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      Antisense correction of SMN2 splicing in the CNS rescues necrosis in a type III SMA mouse model.

      Genes & development

      Alternative Splicing, Animals, Animals, Newborn, Disease Models, Animal, Embryo, Mammalian, Female, Gene Expression Regulation, drug effects, Male, Mice, Motor Neurons, Muscular Atrophy, Spinal, physiopathology, therapy, Necrosis, drug therapy, Oligonucleotides, Antisense, administration & dosage, pharmacokinetics, pharmacology, Spinal Cord, metabolism, Survival of Motor Neuron 2 Protein, genetics, Transgenes

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          Abstract

          Increasing survival of motor neuron 2, centromeric (SMN2) exon 7 inclusion to express more full-length SMN protein in motor neurons is a promising approach to treat spinal muscular atrophy (SMA), a genetic neurodegenerative disease. Previously, we identified a potent 2'-O-(2-methoxyethyl) (MOE) phosphorothioate-modified antisense oligonucleotide (ASO) that blocks an SMN2 intronic splicing silencer element and efficiently promotes exon 7 inclusion in transgenic mouse peripheral tissues after systemic administration. Here we address its efficacy in the spinal cord--a prerequisite for disease treatment--and its ability to rescue a mild SMA mouse model that develops tail and ear necrosis, resembling the distal tissue necrosis reported in some SMA infants. Using a micro-osmotic pump, we directly infused the ASO into a lateral cerebral ventricle in adult mice expressing a human SMN2 transgene; the ASO gave a robust and long-lasting increase in SMN2 exon 7 inclusion measured at both the mRNA and protein levels in spinal cord motor neurons. A single embryonic or neonatal intracerebroventricular ASO injection strikingly rescued the tail and ear necrosis in SMA mice. We conclude that this MOE ASO is a promising drug candidate for SMA therapy, and, more generally, that ASOs can be used to efficiently redirect alternative splicing of target genes in the CNS.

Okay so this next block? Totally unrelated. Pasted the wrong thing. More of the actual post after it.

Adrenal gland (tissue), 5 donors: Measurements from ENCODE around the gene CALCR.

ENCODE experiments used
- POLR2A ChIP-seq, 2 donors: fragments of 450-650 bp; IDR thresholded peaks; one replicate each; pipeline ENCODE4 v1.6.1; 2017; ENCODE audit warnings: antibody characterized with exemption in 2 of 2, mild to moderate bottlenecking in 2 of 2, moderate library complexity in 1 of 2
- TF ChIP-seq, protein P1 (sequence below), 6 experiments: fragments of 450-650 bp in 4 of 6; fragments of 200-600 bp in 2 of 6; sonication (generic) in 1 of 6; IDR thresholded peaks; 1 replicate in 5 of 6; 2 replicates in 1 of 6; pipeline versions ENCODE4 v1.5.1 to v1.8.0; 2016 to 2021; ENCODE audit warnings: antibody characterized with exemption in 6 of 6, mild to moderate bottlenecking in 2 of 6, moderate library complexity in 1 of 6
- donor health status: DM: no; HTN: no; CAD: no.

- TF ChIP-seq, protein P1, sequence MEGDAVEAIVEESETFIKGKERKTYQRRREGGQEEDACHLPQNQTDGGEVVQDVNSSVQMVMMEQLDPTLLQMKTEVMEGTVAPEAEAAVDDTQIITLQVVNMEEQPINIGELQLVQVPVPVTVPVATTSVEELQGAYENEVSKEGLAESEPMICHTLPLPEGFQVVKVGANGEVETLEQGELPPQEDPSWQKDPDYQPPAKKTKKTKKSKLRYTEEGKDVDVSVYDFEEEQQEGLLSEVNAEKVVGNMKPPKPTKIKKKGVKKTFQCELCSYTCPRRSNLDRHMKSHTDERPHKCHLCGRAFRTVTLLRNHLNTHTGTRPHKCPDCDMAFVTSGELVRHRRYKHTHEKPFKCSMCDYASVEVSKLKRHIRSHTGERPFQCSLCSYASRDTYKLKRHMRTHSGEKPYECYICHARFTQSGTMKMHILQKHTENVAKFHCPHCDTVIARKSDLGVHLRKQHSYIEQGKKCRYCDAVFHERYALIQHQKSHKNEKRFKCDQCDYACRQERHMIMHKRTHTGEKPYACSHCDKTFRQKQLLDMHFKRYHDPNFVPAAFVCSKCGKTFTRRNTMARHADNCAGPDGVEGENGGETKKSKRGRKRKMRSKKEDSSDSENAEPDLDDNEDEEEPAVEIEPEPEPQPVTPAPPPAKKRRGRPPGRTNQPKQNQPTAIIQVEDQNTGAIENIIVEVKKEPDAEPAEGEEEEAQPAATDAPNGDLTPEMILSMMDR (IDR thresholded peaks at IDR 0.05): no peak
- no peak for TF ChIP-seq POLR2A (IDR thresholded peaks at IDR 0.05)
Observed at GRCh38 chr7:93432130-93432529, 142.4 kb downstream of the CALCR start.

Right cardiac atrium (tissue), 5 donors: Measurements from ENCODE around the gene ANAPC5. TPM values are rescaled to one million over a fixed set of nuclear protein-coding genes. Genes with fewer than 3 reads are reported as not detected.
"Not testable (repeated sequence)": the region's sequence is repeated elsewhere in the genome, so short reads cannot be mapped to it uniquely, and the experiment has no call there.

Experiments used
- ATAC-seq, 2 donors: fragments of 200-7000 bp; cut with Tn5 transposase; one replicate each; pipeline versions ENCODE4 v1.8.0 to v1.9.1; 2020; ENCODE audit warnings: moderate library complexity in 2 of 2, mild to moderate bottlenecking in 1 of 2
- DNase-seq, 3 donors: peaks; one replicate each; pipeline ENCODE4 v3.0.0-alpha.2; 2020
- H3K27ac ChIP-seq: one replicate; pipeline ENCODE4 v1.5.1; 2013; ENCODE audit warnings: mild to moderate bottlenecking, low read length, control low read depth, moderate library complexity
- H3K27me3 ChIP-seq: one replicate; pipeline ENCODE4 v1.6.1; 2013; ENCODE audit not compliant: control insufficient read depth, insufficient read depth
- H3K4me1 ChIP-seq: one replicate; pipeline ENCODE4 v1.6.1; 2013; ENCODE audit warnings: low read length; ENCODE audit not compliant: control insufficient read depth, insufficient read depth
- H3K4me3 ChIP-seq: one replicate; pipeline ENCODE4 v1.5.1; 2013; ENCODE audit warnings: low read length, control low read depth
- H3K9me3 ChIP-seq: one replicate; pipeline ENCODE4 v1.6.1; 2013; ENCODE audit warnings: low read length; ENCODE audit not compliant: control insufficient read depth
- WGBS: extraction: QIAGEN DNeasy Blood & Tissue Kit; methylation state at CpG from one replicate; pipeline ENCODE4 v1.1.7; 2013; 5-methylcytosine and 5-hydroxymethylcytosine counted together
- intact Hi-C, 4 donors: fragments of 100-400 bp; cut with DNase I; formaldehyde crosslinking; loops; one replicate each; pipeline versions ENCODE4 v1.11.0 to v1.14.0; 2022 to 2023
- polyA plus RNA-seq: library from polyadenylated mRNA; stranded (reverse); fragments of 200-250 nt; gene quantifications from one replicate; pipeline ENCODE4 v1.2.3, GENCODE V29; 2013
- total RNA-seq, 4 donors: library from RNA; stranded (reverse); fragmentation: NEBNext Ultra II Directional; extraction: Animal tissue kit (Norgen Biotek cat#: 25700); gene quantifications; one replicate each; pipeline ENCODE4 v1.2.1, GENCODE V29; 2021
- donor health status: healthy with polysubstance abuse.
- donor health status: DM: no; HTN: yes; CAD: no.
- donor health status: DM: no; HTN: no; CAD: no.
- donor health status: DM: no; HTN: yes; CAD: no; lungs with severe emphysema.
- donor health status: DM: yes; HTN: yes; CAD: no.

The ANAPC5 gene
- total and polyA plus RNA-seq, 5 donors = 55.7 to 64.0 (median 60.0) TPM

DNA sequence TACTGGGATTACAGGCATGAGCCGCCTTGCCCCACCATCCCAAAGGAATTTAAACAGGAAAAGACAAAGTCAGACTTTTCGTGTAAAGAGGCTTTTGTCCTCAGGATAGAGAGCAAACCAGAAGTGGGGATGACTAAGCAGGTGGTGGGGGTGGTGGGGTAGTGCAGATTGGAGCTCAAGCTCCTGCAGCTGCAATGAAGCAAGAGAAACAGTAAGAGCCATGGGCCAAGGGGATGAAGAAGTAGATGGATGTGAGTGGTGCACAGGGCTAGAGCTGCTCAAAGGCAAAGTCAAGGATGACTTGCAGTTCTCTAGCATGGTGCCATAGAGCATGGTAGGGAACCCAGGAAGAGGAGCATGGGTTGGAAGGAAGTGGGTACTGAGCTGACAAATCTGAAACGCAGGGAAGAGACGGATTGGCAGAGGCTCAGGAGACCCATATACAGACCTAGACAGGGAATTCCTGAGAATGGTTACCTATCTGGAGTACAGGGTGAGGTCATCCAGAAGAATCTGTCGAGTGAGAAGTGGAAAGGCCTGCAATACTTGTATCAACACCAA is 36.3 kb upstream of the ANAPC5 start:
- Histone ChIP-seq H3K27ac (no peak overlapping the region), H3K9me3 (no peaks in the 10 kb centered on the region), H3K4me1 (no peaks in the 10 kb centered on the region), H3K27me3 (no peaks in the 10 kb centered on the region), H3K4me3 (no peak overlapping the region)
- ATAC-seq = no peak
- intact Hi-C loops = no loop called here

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          Author and article information

          Journal
          20624852
          2912561
          10.1101/gad.1941310

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